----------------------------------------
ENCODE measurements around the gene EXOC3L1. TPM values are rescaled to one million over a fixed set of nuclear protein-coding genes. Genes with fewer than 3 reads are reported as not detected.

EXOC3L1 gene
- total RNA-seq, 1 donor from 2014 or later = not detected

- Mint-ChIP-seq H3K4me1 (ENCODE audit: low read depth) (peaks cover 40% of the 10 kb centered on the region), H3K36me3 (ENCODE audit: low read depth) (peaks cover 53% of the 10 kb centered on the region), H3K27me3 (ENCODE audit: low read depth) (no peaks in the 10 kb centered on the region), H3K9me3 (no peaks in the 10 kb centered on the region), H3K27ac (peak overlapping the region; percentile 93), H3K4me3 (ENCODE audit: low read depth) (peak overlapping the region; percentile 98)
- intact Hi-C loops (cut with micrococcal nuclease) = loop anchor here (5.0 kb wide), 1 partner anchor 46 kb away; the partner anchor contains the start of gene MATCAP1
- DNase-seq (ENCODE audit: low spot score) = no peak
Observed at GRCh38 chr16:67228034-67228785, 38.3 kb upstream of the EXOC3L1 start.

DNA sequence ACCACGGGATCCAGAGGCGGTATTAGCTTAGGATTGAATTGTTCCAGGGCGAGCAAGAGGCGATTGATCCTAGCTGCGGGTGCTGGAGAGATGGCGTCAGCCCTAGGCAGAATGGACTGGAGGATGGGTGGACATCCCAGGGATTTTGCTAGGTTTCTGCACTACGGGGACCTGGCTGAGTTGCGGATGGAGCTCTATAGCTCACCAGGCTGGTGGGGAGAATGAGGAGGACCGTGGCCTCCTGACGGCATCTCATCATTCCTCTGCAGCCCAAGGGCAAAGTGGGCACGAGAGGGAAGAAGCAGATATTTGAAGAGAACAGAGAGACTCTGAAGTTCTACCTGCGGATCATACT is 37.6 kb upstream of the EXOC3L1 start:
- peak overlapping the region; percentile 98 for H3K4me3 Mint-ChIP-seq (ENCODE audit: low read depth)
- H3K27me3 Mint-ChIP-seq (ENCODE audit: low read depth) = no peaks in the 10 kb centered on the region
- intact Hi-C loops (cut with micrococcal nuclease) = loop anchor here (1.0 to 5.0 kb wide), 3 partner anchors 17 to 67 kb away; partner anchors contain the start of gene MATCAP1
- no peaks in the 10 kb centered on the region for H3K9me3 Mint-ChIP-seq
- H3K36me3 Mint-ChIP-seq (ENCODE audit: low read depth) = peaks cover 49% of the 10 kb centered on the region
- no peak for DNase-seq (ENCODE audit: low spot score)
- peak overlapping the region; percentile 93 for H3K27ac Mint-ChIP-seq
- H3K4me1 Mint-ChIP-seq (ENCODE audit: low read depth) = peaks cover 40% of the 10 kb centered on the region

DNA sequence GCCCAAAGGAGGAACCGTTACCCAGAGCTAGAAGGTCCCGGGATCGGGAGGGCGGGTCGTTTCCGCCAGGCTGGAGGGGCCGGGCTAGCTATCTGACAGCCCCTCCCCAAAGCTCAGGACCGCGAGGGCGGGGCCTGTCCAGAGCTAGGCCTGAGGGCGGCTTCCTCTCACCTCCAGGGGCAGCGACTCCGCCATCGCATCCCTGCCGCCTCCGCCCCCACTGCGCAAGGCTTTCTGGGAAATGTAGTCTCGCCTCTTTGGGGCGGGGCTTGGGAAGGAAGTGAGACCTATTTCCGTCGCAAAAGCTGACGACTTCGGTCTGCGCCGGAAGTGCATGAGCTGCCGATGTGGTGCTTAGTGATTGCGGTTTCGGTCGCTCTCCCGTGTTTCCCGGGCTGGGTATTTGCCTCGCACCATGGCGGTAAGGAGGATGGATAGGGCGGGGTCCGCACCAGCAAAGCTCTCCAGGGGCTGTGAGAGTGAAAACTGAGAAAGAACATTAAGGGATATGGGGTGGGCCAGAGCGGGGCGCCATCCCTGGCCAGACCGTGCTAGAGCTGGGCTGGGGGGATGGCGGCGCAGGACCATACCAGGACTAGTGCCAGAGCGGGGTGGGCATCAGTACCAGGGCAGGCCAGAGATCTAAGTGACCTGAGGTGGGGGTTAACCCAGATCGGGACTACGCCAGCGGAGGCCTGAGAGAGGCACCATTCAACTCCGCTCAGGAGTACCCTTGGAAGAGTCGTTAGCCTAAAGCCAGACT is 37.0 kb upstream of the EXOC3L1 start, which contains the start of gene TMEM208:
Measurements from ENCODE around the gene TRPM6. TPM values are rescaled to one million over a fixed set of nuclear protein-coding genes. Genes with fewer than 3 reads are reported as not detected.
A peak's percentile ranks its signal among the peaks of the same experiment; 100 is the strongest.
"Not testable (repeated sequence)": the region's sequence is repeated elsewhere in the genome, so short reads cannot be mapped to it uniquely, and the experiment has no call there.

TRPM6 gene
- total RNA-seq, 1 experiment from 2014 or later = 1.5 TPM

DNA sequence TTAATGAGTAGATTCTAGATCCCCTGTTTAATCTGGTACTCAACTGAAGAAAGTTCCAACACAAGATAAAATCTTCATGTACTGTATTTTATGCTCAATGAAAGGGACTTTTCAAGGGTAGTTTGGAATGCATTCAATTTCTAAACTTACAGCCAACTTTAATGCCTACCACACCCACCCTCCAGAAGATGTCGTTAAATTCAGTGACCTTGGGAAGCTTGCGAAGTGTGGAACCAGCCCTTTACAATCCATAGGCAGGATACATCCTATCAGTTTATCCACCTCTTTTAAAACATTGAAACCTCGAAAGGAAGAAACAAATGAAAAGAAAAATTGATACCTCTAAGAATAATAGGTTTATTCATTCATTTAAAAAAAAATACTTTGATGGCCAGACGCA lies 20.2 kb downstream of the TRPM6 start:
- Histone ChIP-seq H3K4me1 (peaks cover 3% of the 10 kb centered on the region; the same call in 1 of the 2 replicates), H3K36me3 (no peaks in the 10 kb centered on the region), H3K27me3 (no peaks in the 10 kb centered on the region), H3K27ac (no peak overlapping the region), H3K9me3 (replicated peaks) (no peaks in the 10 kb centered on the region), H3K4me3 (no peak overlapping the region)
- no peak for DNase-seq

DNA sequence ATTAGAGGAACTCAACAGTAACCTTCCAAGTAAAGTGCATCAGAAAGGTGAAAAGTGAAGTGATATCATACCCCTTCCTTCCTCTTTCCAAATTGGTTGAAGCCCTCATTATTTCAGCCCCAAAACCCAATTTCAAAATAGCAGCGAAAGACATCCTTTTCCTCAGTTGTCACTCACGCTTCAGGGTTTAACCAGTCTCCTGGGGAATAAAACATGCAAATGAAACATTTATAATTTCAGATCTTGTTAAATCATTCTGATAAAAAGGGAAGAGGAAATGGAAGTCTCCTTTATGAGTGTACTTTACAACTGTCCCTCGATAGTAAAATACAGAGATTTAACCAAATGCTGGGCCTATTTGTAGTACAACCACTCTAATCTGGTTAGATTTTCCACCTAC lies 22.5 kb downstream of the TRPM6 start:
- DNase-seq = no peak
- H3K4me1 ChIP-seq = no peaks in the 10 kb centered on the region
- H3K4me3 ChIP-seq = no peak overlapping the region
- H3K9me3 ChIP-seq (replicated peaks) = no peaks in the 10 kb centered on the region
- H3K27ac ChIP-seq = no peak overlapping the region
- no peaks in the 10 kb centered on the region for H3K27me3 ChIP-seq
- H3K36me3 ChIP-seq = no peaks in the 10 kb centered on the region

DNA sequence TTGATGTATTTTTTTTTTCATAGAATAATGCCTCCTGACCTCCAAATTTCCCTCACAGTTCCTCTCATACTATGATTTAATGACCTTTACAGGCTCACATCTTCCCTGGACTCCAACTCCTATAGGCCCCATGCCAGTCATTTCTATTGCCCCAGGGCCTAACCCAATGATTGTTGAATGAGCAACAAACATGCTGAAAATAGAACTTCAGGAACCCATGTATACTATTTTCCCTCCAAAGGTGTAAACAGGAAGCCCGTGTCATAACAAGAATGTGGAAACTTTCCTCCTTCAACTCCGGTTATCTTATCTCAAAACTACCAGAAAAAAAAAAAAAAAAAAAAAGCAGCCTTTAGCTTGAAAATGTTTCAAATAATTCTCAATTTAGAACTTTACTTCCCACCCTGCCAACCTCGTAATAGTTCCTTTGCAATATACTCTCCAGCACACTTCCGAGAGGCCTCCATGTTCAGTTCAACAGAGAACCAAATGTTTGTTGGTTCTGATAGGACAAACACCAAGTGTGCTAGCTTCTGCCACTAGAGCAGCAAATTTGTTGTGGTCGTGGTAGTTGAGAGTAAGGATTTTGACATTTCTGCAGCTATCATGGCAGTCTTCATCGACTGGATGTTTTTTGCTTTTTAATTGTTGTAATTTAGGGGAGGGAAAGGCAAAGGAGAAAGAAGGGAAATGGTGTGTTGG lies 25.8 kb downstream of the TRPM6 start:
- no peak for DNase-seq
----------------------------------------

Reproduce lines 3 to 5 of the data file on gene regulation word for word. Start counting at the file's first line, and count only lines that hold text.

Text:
- total RNA-seq, 1 donor from 2014 or later = not detected

- Mint-ChIP-seq H3K4me1 (ENCODE audit: low read depth) (peaks cover 40% of the 10 kb centered on the region), H3K36me3 (ENCODE audit: low read depth) (peaks cover 53% of the 10 kb centered on the region), H3K27me3 (ENCODE audit: low read depth) (no peaks in the 10 kb centered on the region), H3K9me3 (no peaks in the 10 kb centered on the region), H3K27ac (peak overlapping the region; percentile 93), H3K4me3 (ENCODE audit: low read depth) (peak overlapping the region; percentile 98)
- intact Hi-C loops (cut with micrococcal nuclease) = loop anchor here (5.0 kb wide), 1 partner anchor 46 kb away; the partner anchor contains the start of gene MATCAP1